The Accidental Adventures of Sherlock Holmes

221B Baker Street. Sherlock Holmes is going mad with boredom as every thief, villain and mastermind in Britain seems to be on hiatus. To make matters worse, he might have just killed his only prospective client. This satirical take on Sir Arthur Conan Doyle’s creation propels Holmes and Watson (along with a host of supporting characters, both new and familiar) into, quite possibly, the strangest case of their careers. While this is enjoyable for the most part, it is held back by predictable plot twists and an unhappy marriage of genres.

From its outset, the Accidental Adventures of Sherlock Holmes tries to balance the comic effect of a parody with the thrilling intrigue of a Holmes adventure. The funniest moments of the play ensue when the actors give in to its truly farcical nature. Watch out for the brilliant combination of miming and sound effects at the start, the diverse skill set of the three actors, who deftly play around ten characters between them and Doctor Watson’s fevered encounter with the ‘Shoeshine and Razor Blades’ salesman.

That said, the clunky exposition fails to make the play particularly thrilling. The plot twists – initially quite clever – pull the play back into the realm of trying to take Sherlock too seriously. At these points, the over-the-top acting starts to look misplaced. With the introduction of a metafiction subplot, the play teeters on the edge of becoming a Stoppardian comedy. Sadly, it is also pulled back by another plot twist which is never fully realised. With only an hour’s runtime, it simply tries to do too many things.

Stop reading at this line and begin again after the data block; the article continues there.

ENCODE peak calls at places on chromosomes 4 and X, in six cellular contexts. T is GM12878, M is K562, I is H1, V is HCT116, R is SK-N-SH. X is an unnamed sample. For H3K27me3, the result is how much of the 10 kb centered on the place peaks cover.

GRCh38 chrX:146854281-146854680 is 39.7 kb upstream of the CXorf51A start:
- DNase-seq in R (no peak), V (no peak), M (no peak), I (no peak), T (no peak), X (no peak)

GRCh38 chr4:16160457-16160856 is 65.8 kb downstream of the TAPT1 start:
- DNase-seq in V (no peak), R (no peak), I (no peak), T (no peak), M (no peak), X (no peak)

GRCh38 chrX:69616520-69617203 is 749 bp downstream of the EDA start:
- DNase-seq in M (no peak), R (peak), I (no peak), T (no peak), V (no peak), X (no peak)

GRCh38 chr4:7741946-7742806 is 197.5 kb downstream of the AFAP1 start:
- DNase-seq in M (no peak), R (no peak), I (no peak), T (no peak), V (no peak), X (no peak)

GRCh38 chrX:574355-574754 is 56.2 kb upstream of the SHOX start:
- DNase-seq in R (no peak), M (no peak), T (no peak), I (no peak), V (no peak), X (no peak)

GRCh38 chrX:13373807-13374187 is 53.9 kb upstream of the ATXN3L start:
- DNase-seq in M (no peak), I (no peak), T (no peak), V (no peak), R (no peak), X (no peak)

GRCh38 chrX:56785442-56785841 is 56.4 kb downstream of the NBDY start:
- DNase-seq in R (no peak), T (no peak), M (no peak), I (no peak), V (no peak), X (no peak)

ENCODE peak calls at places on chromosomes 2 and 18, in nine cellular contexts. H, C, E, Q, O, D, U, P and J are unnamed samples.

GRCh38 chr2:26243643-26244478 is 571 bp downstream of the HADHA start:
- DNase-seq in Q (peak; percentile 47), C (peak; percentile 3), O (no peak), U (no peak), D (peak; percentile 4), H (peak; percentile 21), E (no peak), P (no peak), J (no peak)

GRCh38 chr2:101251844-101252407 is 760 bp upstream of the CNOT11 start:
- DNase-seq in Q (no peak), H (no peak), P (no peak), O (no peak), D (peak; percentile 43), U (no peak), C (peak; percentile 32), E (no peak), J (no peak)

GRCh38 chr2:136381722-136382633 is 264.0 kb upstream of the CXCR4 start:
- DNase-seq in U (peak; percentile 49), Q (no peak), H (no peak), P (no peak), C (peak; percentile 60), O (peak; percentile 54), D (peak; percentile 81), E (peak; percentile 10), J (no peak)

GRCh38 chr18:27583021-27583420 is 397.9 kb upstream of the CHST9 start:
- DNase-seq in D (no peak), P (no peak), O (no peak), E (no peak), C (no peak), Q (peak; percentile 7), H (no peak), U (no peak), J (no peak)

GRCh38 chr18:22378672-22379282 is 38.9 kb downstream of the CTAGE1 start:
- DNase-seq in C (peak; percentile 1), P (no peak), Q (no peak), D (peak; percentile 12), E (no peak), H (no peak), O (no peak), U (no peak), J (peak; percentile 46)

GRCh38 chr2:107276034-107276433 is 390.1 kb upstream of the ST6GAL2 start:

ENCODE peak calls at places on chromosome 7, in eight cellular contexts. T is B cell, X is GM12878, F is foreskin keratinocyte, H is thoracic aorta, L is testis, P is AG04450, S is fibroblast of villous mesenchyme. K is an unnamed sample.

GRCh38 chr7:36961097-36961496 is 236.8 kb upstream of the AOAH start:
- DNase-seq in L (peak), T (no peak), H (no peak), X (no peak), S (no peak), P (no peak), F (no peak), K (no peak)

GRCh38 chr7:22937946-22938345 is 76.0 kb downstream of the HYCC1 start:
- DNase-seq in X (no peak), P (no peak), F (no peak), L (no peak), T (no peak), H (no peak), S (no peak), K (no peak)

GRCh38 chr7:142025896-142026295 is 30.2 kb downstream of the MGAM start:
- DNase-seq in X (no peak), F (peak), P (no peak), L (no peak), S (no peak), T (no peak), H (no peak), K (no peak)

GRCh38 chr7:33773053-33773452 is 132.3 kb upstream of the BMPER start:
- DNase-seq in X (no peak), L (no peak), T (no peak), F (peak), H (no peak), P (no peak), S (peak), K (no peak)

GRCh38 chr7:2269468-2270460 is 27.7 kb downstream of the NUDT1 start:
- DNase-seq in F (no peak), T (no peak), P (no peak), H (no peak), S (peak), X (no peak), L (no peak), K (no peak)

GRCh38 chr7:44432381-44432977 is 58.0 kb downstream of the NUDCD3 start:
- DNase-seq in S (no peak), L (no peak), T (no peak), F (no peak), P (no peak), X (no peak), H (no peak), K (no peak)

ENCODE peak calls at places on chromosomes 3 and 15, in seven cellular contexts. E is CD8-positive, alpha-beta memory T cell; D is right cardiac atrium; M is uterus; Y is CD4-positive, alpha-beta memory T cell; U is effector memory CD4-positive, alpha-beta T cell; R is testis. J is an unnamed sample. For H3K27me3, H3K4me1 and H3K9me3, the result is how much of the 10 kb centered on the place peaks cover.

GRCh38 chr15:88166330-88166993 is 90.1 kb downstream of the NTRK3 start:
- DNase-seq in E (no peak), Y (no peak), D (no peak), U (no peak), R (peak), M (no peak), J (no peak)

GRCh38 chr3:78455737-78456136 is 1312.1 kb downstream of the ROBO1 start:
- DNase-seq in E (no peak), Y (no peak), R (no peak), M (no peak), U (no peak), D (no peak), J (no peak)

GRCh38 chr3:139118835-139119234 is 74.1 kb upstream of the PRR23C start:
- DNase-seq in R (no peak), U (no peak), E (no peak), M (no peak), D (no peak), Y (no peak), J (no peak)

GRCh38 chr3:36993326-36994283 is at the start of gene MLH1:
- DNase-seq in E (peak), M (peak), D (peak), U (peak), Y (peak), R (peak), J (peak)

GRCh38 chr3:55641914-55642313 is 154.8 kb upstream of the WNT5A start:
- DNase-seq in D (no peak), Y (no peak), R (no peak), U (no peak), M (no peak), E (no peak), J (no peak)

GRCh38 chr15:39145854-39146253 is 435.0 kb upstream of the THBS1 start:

Nevertheless, the satisfying payoff at the end and the often witty dialogue make this play an enjoyable experience. The gender fluid casting of the great detective himself, and many of the supporting roles is an inspired choice. This allows for a unique take on the character and is a good catalyst for some of the funnier moments. Ultimately, it is a well-acted, fun performance that is guaranteed to make you laugh. It doesn’t take itself too seriously and would make a great outing for families with older kids.

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Jonathan Barnett

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